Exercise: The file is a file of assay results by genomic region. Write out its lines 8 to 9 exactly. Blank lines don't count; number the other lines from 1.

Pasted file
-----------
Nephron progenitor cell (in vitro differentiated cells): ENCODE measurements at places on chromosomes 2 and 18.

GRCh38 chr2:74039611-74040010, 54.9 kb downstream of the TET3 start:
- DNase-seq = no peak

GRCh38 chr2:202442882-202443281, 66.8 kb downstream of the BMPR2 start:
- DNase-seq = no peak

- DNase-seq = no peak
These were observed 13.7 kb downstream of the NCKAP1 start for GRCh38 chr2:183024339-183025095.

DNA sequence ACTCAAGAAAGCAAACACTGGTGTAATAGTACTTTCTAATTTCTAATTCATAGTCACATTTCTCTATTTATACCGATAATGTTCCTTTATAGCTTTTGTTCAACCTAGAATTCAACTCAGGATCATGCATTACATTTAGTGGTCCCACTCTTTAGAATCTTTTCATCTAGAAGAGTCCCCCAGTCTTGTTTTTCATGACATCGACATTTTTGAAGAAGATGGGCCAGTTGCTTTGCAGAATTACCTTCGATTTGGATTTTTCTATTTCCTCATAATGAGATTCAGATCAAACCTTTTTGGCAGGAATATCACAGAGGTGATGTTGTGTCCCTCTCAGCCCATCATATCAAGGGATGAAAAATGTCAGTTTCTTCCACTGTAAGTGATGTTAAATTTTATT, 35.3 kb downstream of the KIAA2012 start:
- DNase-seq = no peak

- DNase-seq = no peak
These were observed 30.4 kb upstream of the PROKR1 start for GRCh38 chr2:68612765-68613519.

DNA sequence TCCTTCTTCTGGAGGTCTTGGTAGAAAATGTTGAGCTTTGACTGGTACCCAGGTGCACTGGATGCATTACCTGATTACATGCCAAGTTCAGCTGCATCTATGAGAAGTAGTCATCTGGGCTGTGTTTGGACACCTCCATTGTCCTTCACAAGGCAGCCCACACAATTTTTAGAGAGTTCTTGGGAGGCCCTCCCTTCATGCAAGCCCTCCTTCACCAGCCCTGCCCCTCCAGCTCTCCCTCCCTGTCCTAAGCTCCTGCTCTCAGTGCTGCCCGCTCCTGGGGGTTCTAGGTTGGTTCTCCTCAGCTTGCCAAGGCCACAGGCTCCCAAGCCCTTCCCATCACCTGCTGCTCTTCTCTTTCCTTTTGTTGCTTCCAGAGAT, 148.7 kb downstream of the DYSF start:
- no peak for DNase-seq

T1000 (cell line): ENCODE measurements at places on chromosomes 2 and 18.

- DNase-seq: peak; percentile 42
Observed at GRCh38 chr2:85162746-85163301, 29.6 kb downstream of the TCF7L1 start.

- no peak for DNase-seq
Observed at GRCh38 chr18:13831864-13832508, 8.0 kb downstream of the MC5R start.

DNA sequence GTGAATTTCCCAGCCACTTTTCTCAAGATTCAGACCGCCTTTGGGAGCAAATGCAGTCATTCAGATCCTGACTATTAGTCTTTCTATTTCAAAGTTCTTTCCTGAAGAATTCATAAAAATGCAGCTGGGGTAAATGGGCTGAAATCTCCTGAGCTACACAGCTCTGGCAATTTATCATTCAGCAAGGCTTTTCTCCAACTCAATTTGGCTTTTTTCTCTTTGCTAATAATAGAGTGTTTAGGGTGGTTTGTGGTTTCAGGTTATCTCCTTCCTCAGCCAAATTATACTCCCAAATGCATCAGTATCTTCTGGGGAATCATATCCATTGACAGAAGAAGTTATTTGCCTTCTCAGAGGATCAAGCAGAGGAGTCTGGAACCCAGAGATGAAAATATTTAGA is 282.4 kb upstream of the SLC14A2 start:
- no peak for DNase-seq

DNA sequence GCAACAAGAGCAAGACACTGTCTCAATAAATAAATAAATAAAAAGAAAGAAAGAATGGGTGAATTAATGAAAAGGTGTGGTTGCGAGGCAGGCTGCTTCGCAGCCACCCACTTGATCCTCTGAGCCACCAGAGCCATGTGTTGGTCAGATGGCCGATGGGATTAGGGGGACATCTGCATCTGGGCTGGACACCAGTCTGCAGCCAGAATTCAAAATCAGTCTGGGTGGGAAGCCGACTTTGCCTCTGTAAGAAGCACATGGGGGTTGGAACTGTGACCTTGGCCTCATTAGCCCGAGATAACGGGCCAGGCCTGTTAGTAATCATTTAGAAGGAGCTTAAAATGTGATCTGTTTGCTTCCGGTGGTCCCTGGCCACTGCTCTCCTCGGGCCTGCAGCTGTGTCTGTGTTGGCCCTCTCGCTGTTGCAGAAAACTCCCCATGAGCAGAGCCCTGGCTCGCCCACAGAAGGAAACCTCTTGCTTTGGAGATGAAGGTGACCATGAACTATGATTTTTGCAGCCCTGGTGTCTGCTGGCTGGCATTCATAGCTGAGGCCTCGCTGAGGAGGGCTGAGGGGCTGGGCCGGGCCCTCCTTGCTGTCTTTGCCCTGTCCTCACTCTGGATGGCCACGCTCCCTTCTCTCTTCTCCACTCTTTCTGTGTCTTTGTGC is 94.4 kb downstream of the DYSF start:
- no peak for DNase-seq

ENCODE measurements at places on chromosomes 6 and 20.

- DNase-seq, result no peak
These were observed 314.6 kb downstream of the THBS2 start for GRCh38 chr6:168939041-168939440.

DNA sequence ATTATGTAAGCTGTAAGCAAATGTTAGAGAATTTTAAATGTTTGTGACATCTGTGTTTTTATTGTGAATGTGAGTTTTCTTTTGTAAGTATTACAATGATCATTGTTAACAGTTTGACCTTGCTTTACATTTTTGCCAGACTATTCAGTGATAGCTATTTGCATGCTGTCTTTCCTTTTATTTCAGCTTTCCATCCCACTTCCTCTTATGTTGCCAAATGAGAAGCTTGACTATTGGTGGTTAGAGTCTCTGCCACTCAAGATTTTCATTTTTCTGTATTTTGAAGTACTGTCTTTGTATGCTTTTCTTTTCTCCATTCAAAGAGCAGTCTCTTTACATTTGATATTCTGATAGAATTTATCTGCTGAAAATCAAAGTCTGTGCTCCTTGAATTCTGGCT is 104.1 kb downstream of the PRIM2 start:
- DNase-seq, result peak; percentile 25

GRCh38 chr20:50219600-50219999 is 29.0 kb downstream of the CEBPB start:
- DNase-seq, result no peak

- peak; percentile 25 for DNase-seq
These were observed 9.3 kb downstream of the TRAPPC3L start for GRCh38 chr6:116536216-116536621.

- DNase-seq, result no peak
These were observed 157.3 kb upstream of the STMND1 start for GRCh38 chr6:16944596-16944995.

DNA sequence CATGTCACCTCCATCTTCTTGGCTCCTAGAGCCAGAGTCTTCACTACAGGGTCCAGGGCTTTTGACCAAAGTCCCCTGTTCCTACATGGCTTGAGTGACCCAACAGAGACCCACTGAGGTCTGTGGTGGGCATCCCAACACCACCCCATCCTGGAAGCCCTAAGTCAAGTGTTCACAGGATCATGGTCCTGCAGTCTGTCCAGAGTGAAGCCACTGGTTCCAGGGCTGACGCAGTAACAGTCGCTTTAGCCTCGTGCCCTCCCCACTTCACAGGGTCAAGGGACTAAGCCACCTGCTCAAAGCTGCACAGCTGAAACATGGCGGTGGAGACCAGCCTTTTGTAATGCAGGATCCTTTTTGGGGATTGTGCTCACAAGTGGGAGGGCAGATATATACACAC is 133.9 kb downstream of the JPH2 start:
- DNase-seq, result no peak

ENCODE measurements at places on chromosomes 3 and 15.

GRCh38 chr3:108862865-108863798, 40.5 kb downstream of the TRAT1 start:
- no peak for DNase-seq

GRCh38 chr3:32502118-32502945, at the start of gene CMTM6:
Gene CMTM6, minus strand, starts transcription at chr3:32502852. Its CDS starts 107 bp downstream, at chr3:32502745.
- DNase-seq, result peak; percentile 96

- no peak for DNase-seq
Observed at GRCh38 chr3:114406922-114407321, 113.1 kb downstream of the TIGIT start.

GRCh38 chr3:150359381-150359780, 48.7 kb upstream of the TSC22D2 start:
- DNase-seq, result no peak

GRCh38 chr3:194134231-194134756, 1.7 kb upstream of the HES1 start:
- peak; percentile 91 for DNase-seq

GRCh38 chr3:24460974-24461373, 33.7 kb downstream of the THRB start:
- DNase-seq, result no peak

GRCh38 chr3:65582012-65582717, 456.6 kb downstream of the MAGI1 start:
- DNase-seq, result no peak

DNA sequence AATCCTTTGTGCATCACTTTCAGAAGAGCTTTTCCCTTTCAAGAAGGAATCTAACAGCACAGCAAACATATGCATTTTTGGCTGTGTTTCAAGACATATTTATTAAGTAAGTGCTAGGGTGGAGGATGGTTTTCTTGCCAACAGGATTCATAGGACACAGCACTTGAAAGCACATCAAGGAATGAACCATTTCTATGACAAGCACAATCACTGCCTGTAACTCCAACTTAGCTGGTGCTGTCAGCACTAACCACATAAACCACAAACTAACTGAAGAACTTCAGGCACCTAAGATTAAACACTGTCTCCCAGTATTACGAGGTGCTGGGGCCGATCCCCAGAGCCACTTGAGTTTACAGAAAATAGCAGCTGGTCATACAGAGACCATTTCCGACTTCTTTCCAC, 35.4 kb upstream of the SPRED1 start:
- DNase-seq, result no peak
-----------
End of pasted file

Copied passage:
DNA sequence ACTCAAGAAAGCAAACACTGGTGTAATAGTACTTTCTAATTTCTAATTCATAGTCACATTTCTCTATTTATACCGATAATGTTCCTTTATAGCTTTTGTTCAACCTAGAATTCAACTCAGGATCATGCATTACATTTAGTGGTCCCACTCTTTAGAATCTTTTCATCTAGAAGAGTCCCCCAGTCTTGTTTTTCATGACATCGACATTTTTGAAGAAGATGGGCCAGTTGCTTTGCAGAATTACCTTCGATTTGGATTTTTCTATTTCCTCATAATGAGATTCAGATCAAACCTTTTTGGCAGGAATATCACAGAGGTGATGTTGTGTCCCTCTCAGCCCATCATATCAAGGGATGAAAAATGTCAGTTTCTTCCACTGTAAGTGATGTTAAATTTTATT, 35.3 kb downstream of the KIAA2012 start:
- DNase-seq = no peak